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Carbon stocks of coastal seagrass in Southeast Asia may be far lower than anticipated when accounting for black carbon


Gallagher, JB and Chuan, CH and Yap, T-K and Dona, WFF, Carbon stocks of coastal seagrass in Southeast Asia may be far lower than anticipated when accounting for black carbon, Biology Letters, 15, (5) Article 20180745. ISSN 1744-9561 (2019) [Refereed Article]

Copyright Statement

Copyright 2019 The Author(s) Published by the Royal Society. All rights reserved.

DOI: doi:10.1098/rsbl.2018.0745


Valuing sedimentary ‘blue carbon’ stocks of seagrass meadows requires exclusion of allochthonous recalcitrant forms of carbon, such as black carbon (BC). Regression models constructed across a Southeast Asian tropical estuary predicted that carbon stocks within the sandy meadows of coastal embayments would support a modest but not insignificant amount of BC. We tested the prediction across three coastal meadows of the same region: one patchy meadow located close to a major urban centre and two continuous meadows contained in separate open embayments of a rural marine park; all differed in fetch and species. The BC/total organic carbon (TOC) fractions in the urban and rural meadows with small canopies were more than double the predicted amounts, 28 ± 1.6% and 36 ± 1.5% (±95% confidence intervals), respectively. The fraction in the rural large-canopy meadow remained comparable to the other two meadows, 26 ± 4.9% (±95% confidence intervals) but was half the amount predicted, likely owing to confounding of the model. The relatively high BC/TOC fractions were explained by variability across sites of BC atmospheric supply, an increase in loss of seagrass litter close to the exposed edges of meadows and sediment resuspension across the dispersed patchy meadow.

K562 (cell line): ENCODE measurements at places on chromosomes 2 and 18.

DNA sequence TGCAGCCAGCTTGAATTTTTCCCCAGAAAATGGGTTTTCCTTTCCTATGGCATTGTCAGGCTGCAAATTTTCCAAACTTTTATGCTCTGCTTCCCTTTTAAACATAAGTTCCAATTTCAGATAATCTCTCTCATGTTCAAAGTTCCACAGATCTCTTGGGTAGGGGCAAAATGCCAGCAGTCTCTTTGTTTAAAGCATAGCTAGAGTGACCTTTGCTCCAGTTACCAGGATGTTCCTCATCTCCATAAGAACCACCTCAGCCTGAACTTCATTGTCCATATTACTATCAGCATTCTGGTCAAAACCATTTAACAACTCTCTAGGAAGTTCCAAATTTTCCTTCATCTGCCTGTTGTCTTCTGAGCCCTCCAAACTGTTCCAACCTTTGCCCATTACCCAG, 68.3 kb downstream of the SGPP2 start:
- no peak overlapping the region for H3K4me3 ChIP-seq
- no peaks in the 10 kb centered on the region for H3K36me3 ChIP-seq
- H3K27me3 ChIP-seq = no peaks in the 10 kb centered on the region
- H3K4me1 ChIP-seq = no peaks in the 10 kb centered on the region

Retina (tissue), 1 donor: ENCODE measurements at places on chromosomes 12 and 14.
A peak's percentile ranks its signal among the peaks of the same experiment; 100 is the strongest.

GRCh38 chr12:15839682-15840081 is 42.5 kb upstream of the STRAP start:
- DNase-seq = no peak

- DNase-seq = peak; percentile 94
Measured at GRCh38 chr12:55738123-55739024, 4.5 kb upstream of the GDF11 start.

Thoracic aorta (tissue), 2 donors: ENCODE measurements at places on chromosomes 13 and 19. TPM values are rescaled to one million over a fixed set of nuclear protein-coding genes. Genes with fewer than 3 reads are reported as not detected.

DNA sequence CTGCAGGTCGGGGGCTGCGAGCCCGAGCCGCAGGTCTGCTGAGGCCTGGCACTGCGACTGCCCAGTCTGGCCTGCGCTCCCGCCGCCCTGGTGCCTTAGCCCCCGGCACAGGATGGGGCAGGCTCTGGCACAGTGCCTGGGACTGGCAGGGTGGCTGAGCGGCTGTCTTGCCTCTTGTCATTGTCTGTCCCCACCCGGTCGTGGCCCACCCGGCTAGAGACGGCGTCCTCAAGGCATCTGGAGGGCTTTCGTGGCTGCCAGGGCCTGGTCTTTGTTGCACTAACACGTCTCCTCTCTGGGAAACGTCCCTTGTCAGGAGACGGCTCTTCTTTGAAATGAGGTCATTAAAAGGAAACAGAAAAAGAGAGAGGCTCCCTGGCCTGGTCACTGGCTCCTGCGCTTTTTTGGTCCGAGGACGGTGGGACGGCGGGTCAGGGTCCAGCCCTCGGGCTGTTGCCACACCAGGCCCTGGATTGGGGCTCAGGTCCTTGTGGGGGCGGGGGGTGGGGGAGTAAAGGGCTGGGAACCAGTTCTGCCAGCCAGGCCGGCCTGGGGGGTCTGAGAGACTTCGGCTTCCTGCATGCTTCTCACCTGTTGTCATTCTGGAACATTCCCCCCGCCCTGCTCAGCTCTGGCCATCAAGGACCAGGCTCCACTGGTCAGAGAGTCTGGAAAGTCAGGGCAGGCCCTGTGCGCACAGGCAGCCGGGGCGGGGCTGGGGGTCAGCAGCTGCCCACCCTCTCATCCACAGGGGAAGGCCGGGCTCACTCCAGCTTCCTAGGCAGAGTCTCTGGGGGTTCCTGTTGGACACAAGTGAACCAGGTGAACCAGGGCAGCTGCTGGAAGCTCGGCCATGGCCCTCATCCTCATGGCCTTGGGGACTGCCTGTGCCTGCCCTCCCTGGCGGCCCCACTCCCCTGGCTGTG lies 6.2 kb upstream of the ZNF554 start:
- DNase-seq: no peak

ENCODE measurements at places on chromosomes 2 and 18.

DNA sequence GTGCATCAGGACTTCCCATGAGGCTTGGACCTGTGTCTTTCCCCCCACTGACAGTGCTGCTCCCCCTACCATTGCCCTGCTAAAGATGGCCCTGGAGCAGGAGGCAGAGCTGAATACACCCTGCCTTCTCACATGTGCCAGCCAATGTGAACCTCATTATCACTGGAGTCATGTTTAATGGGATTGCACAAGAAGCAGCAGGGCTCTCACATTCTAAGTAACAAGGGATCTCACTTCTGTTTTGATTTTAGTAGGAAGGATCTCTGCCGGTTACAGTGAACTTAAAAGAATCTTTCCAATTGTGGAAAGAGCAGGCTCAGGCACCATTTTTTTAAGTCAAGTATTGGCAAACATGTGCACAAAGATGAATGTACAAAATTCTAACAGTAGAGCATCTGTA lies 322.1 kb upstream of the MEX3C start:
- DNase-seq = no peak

Item Details

Item Type:Refereed Article
Keywords:Southeast Asia, blue carbon, pyrogenic carbon, seagrass, sediments
Research Division:Environmental Sciences
Research Group:Climate change impacts and adaptation
Research Field:Carbon sequestration science
Objective Division:Environmental Policy, Climate Change and Natural Hazards
Objective Group:Adaptation to climate change
Objective Field:Climate change adaptation measures (excl. ecosystem)
UTAS Author:Gallagher, JB (Dr John Barry Gallagher)
ID Code:136892
Year Published:2019
Web of Science® Times Cited:9
Deposited By:Oceans and Cryosphere
Deposited On:2020-01-22
Last Modified:2020-05-26

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